Important Australian + International Fine Art
16 April 2008

Clement Meadmore

(1929 - 2005)

aluminium painted black

58.0 cm height

edition: 2/6

signed, dated and numberedĀ on base

$80,000 - 100,000
Sold for $81,000 (inc. BP) in Auction 4 - 16 April 2008, Melbourne

Acquired from the artist
Private collection, USA
Private collection, Melbourne


Gibson, E., The Sculpture of Clement Meadmore, Hudson Hills Press, New York, 1994, p. 40
features an illustration of a monumental version of this work in the collection of the Portland Art Museum, Oregon, USA

Catalogue text

'Between about 1967 and 1969, Meadmore produced a number of sculptures using the new, torsional module. In them the general configuration recalls, in whole or in part, a circle or nascent coil. Among the sculptures made at this time were U Turn, Janus and Split Ring. In works such as Curl, Spiral and Virginia, Meadmore's sculptures would extend horizontally in sometimes dense, serpentine formations'

In developing the possibilities of his new module, Meadmore made volumes turn and move through space in ways that were freer, more emphatic, and more expressive in character than previously. In the process, his sculpture became richer in feeling and more ambitious in outlook. Combined with the shift from a vertical orientation to a largely horizontal one, Meadmore brought about a wholesale transformation in the character of the object.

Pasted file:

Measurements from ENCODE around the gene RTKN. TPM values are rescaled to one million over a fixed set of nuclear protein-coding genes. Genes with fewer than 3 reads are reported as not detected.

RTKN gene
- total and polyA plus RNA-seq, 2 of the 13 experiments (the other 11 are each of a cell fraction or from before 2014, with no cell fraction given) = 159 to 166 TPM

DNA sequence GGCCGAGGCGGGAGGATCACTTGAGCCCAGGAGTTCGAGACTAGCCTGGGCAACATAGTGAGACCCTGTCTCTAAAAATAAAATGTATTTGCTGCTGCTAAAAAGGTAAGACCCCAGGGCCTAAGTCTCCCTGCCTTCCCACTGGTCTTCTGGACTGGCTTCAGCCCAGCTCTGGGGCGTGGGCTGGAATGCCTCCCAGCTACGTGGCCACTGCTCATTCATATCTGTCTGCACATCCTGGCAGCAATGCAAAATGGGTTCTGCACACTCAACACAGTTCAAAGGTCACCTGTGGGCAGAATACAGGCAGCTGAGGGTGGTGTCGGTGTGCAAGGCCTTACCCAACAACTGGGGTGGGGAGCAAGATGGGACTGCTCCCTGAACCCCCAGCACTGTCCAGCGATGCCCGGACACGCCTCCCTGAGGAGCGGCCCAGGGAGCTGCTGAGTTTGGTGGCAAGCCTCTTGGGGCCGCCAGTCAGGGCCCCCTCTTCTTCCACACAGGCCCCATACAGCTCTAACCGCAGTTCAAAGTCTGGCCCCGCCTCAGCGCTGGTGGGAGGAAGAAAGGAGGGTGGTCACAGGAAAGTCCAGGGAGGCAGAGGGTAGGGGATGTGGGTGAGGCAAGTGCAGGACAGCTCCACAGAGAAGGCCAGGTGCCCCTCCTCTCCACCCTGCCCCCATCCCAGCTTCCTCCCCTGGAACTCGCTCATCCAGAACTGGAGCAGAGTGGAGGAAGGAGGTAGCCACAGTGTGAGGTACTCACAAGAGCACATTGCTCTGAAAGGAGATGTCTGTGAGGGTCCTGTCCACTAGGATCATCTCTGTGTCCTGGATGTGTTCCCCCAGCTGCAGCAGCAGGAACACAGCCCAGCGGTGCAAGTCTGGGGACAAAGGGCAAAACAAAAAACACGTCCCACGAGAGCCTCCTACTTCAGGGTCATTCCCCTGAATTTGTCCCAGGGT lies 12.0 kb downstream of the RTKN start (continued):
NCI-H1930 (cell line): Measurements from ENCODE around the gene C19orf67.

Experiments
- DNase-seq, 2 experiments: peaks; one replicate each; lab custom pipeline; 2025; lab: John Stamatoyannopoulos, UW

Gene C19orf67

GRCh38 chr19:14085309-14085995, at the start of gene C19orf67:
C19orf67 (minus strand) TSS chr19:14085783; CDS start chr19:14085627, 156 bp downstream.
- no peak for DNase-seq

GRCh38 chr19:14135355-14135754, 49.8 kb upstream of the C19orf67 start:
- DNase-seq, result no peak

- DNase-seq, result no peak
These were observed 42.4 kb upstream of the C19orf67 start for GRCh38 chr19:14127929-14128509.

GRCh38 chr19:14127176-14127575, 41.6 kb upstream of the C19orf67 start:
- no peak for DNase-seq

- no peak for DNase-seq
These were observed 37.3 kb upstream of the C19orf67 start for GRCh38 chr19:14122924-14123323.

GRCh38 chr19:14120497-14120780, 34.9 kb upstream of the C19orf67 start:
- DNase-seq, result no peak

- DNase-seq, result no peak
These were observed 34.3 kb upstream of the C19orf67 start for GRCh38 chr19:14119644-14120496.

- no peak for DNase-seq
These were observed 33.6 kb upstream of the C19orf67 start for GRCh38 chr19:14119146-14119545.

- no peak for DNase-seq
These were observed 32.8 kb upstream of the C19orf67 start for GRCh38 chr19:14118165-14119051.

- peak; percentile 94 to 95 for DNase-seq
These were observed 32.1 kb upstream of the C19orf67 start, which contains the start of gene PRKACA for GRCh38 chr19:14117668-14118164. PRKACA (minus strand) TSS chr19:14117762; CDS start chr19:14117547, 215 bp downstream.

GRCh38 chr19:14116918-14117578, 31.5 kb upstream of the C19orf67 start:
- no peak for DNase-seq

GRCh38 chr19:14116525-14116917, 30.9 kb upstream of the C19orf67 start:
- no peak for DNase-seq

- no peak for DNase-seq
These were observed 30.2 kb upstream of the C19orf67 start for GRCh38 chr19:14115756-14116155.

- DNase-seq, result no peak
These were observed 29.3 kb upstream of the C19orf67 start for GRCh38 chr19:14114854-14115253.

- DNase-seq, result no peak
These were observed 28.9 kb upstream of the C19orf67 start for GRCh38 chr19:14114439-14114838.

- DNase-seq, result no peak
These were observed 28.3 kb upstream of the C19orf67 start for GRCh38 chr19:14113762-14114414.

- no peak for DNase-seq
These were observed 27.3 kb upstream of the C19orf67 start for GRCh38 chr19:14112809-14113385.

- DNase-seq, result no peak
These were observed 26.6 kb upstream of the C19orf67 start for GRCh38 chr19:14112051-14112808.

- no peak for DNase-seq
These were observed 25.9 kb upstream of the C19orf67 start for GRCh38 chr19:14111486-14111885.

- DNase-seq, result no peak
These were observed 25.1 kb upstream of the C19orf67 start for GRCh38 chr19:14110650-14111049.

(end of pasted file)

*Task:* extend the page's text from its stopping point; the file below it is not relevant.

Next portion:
'Now, the combined actions of rotating the volume so that it was a horizontal, extending it and introducing more complexity all resulted in fully abstract sculpture in which the sculptural volume functioned in the manner of a line moving through space. Mass was transformed into line, and line into signified direction, an impulse of movement.

As conceived by Picasso and Julio Gonzalez when they invented constructivism, 'drawing in space' as the use of welded linear elements was termed, involved a simple denial of mass, a radical reduction of sculpture's bulk to a bare-bones scaffolding. In this new work, Meadmore simultaneously contradicts and extends that idea: contradicts it, because his 'drawing' retains, indeed is constituted by the mass characteristic of premodern sculpture; extends it, because he sets that line in motion - thus imparting to it something of the velocity of a drawn line '...yet without resort to kinetics or technological tricks. Meadmore's sculptures displace, occupy space as much as had his Minimalist pieces and those recorded on the contact sheet, if only by virtue of their sheer bulk. Yet at the same time, they begin to move through space in a variety of ways, freely and gracefully.'1

1. Gibson, E., The Sculpture of Clement Meadmore, Hudson Hills Press, New York, 1994, p. 37